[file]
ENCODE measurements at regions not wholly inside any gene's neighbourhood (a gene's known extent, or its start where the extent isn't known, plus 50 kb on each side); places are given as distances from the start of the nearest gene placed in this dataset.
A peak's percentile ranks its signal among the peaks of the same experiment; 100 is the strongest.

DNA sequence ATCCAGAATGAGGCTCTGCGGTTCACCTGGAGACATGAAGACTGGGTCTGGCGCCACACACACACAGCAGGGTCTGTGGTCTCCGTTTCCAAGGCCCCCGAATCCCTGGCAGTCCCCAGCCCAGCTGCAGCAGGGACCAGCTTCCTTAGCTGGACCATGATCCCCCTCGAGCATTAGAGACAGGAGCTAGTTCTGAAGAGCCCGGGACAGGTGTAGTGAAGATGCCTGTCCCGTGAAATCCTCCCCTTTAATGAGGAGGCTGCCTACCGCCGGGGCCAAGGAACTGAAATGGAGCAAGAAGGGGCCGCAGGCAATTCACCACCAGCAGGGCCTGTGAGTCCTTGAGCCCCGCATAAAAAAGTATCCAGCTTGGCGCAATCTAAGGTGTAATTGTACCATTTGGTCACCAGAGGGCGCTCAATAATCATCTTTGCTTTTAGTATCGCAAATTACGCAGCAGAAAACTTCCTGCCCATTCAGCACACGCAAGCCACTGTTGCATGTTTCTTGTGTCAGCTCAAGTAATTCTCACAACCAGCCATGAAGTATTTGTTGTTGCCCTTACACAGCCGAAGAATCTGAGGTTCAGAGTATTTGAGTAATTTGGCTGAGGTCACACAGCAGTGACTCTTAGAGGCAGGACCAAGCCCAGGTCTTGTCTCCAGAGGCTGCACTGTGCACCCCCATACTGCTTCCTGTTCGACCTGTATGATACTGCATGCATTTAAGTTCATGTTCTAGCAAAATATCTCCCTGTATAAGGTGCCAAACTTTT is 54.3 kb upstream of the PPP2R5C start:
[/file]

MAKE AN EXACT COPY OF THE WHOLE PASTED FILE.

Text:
ENCODE measurements at regions not wholly inside any gene's neighbourhood (a gene's known extent, or its start where the extent isn't known, plus 50 kb on each side); places are given as distances from the start of the nearest gene placed in this dataset.
A peak's percentile ranks its signal among the peaks of the same experiment; 100 is the strongest.

DNA sequence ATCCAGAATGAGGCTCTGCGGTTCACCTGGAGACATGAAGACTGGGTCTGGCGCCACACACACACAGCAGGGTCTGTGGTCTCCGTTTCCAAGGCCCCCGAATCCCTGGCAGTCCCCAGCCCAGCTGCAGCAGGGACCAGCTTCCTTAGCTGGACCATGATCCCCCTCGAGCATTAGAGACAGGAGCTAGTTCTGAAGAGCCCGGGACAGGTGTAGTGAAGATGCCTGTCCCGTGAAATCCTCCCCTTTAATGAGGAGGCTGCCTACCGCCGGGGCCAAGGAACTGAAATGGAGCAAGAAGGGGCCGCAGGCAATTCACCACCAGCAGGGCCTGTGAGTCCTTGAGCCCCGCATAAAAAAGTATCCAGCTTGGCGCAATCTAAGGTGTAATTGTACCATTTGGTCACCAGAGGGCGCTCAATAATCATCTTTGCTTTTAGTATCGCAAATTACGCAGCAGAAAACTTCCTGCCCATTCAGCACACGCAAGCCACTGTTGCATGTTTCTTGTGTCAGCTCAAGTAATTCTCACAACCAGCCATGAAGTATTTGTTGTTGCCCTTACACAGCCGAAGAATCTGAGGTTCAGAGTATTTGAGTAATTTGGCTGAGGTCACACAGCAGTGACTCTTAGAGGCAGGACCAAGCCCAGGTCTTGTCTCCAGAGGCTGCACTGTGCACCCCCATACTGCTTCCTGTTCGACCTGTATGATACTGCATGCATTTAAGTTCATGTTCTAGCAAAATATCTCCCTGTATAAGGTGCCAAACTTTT is 54.3 kb upstream of the PPP2R5C start: